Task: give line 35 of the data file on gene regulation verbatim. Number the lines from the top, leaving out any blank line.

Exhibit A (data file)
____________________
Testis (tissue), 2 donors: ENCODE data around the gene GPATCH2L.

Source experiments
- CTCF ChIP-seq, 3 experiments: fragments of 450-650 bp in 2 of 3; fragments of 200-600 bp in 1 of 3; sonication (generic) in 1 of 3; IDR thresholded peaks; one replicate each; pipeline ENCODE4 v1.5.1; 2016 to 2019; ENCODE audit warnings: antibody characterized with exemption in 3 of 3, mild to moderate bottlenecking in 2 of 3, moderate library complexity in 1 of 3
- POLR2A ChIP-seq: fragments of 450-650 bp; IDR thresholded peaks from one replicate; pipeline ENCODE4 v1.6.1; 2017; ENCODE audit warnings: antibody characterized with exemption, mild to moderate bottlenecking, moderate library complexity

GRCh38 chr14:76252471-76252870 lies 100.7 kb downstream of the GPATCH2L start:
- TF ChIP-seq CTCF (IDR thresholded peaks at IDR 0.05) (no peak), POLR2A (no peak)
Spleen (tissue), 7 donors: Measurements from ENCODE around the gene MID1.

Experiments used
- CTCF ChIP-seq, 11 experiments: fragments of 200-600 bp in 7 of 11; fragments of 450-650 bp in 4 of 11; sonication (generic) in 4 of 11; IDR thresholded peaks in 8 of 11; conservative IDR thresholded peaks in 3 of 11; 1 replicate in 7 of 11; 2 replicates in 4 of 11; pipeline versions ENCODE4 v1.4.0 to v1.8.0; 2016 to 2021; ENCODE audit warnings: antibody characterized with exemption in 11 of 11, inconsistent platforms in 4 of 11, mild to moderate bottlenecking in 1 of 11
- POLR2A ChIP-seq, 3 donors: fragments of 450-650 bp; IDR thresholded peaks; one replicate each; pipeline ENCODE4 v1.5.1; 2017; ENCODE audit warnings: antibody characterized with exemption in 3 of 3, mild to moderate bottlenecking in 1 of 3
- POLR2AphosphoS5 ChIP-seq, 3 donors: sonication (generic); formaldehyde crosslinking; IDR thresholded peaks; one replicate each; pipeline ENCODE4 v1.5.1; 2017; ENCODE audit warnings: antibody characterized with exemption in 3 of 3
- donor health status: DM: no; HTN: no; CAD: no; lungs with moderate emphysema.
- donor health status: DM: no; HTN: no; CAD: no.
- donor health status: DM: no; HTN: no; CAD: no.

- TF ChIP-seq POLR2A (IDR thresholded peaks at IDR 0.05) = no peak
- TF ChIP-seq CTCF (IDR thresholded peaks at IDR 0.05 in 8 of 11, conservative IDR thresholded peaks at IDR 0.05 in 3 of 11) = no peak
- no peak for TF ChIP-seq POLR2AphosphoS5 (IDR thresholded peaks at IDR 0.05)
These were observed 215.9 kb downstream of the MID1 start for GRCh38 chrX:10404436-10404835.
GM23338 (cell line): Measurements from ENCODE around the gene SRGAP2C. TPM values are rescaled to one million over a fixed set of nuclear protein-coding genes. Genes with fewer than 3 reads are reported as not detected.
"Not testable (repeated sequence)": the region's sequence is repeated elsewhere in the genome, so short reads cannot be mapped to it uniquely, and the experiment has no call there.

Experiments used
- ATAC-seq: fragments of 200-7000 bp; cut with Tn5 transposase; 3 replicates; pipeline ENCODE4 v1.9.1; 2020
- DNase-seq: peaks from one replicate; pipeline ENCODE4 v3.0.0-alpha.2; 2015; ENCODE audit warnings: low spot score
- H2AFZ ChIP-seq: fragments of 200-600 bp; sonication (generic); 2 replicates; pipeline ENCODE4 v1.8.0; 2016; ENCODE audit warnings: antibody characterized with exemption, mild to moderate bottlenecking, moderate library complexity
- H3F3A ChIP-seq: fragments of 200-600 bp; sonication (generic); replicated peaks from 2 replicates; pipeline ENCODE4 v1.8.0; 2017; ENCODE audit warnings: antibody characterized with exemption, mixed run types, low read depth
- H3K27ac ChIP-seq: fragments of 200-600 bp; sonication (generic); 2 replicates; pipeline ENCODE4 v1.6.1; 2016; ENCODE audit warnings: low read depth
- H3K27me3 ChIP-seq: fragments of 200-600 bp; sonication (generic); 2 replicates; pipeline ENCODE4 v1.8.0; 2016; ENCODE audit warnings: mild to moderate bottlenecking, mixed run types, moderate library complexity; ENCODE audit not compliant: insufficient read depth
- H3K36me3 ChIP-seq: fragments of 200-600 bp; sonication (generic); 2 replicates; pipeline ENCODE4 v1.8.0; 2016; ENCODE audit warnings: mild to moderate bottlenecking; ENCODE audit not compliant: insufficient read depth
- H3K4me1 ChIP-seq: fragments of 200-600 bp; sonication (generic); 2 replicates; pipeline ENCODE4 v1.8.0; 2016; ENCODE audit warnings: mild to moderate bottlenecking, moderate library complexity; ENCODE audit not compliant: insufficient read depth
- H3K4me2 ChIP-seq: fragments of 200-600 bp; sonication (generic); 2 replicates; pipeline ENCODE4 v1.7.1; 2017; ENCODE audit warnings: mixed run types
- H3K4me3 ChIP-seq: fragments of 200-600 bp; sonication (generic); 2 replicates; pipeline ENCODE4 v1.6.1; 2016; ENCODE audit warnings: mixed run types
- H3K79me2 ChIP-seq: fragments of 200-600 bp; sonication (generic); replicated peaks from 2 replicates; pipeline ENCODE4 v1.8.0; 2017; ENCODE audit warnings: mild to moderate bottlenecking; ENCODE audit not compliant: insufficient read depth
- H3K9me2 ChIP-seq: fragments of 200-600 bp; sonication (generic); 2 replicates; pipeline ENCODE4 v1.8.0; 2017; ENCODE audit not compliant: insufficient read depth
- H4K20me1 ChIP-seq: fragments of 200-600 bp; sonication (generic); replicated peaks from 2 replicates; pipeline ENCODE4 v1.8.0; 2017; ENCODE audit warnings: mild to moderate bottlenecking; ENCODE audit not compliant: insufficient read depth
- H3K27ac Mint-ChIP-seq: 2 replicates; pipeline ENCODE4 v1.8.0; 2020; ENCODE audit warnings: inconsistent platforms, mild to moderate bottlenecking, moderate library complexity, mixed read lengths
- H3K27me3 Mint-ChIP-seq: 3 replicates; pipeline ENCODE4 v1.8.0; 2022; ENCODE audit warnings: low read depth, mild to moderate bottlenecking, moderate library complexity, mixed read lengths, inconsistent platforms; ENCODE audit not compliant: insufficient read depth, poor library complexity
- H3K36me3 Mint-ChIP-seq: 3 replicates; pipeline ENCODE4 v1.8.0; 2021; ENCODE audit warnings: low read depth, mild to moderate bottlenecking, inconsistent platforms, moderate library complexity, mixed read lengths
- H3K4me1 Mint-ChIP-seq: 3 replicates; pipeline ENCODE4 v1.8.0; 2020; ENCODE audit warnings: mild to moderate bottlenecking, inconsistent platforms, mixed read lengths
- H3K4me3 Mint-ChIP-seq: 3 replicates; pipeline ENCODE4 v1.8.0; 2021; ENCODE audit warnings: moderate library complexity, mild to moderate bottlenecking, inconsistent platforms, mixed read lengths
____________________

- H3K27ac Mint-ChIP-seq: 2 replicates; pipeline ENCODE4 v1.8.0; 2020; ENCODE audit warnings: inconsistent platforms, mild to moderate bottlenecking, moderate library complexity, mixed read lengths